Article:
For thousands of years, people of different ages have fallen in love and had sexual intercourse. However, what was “socially acceptable” two or three hundred years ago, is no longer okay, especially in developed countries like the United States.
In all 50 states, there are “age of consent” laws on the books, which refer to the age that someone can legally consent to sexual activity. Across the nation, the age of consent is either 16, 17, or 18. Here in South Carolina, the age of consent is 16-years-old.
South Carolina’s age of consent law means that a child under the age of 16 CANNOT legally consent to sex, and if someone age 18 or older has sex with a child under the age of 16, he or she can face serious criminal charges.
If you believe you have been falsely accused of sexual assault, read more about what to do here.
What is Considered Criminal Sexual Conduct with a Minor?
South Carolina’s statutory rape law is called “criminal sexual conduct with a minor,” which is considered a penetration offense.
According to the Children’s Law Center, “A person commits CSC with a minor when the person commits a sexual battery upon a child. Sexual battery is defined as sexual intercourse, anal intercourse, cunnilingus, fellatio, or any intrusion of any part of a person’s body or of any object into the genital or anal openings of another person’s body (except for medically recognized treatment or diagnosis).”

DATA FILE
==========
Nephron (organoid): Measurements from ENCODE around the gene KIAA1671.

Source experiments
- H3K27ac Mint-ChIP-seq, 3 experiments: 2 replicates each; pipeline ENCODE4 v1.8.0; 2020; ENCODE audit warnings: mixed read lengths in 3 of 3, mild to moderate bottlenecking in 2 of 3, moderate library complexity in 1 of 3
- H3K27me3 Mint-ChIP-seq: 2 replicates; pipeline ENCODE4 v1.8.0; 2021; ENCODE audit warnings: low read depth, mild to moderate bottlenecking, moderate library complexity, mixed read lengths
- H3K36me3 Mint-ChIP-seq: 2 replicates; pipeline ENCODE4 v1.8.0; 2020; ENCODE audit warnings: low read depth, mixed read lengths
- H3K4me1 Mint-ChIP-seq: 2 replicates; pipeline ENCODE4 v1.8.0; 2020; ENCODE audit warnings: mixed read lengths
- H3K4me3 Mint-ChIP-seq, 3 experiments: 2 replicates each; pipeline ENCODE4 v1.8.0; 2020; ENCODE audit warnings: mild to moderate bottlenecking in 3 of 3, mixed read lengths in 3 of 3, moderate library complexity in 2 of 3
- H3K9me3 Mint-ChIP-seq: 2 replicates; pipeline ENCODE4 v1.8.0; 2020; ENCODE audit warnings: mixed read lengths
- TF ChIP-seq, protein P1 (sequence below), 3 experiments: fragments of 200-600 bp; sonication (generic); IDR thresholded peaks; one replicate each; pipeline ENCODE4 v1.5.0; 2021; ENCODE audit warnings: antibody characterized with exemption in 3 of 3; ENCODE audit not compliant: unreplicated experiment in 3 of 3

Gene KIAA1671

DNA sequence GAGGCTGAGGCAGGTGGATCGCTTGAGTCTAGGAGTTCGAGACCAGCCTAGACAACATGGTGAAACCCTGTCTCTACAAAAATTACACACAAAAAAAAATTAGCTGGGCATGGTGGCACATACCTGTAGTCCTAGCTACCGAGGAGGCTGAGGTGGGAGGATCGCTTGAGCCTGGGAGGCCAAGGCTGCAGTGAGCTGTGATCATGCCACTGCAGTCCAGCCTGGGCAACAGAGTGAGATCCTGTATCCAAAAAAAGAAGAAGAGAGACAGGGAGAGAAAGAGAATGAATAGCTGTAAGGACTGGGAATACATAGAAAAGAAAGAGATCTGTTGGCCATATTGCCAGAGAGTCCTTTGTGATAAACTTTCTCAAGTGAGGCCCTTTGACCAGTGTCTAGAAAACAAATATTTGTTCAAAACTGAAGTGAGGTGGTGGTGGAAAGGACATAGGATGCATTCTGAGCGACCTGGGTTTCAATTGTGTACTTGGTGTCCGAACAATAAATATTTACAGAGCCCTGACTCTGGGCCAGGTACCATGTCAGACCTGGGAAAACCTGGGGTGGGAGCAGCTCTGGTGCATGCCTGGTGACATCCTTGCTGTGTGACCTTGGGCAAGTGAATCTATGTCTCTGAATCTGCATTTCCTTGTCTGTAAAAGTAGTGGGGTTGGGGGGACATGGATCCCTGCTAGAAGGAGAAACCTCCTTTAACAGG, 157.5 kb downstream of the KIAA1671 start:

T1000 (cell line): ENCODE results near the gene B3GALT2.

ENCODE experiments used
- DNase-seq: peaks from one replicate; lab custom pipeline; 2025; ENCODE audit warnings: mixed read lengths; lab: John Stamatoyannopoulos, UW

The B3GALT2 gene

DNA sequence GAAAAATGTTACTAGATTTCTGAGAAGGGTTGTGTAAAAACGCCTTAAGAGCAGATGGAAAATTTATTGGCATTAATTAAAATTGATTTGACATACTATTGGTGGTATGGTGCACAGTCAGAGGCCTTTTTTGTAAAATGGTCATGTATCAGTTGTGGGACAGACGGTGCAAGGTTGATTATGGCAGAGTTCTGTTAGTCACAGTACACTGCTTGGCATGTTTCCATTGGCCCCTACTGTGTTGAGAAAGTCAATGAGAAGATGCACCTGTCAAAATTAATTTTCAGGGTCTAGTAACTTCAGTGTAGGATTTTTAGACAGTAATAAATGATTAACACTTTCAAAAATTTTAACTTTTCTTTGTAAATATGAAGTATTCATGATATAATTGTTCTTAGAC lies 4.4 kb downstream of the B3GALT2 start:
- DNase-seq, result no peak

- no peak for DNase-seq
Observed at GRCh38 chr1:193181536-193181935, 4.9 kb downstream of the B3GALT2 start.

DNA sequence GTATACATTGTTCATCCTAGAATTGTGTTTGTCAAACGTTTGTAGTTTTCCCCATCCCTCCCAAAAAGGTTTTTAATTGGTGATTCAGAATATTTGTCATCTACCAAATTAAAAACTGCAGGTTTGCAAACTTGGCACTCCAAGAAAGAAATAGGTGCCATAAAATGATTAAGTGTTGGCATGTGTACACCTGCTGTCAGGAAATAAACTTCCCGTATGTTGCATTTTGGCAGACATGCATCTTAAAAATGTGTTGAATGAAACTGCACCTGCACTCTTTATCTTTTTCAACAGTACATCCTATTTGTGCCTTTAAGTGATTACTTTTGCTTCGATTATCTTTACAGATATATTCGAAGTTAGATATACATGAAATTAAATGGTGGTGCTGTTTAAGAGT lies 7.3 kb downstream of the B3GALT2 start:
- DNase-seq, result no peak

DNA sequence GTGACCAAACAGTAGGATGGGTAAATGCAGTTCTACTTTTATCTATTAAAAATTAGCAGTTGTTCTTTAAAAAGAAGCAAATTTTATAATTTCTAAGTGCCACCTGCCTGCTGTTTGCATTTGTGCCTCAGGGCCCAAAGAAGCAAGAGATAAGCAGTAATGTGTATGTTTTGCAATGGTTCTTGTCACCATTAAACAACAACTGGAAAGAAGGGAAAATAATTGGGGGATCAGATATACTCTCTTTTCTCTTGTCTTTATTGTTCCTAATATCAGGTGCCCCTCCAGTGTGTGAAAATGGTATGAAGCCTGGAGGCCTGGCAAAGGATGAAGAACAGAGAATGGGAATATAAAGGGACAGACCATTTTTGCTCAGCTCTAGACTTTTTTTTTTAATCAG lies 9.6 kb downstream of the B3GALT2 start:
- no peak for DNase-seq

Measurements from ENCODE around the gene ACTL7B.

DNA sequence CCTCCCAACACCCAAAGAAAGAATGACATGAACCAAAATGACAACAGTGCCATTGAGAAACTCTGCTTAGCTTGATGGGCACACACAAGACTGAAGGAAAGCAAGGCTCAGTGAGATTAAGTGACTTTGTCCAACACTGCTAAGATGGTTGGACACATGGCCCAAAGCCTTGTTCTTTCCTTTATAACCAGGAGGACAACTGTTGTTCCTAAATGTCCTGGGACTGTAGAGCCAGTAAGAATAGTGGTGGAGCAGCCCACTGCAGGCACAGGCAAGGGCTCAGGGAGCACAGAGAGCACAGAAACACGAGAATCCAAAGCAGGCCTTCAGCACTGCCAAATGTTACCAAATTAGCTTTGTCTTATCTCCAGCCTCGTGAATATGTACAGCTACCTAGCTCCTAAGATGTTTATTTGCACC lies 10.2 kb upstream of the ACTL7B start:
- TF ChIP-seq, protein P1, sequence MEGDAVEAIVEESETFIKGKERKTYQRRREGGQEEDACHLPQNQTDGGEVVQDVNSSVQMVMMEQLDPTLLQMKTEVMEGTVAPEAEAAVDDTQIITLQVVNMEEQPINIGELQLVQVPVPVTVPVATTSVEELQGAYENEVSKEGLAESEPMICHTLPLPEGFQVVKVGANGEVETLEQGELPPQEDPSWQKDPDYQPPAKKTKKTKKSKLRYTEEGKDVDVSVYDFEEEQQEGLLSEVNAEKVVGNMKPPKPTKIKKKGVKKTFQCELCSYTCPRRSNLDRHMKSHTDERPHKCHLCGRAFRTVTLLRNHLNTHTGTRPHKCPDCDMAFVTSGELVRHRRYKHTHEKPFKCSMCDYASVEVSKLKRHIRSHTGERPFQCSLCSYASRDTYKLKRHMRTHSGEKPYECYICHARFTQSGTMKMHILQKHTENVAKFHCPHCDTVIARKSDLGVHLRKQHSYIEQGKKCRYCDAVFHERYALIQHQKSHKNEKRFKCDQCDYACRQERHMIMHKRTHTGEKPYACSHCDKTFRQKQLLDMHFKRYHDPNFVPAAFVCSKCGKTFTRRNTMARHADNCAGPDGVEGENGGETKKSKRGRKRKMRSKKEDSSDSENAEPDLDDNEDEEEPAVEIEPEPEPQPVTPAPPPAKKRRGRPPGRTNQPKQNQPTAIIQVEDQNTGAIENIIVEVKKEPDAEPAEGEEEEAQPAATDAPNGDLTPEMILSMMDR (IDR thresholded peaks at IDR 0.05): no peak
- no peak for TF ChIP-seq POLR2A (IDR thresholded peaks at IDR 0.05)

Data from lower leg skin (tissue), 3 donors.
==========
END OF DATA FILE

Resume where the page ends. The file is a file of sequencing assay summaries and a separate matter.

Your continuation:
- First-degree CSC with a minor refers to a child under the age of eleven.
- Second-degree CSC with a minor refers to a child between the ages of 11 and 14, or between the ages of 14 and 15.
If an individual age 18 or younger engages in illicit, but consensual sexual conduct with a child age 14 or older, he or she does not commit CSC in the second degree.
What Are the Penalties for Criminal Sexual Conduct with a Minor?
The penalty for CSC with a minor in the second degree under S.C. Code § 16-3-655 is up to 20 years in prison. A conviction of CSC with a minor (under the age of eleven) is punishable by a mandatory minimum of 25 years in prison, or by life in prison.
Note: Under South Carolina law, an “attempt” to commit CSC with a minor is punished the same as if the perpetrator completed the crime. For example, if someone attempts to have sex with a 14-year-old, they can face the same penalties as if they successfully carried out the offense.
Are you facing serious felony charges under South Carolina’s statutory rape law? If so, your freedom and your reputation are gravely at stake.
Contact Masella Law Firm, P.A. today for a case evaluation!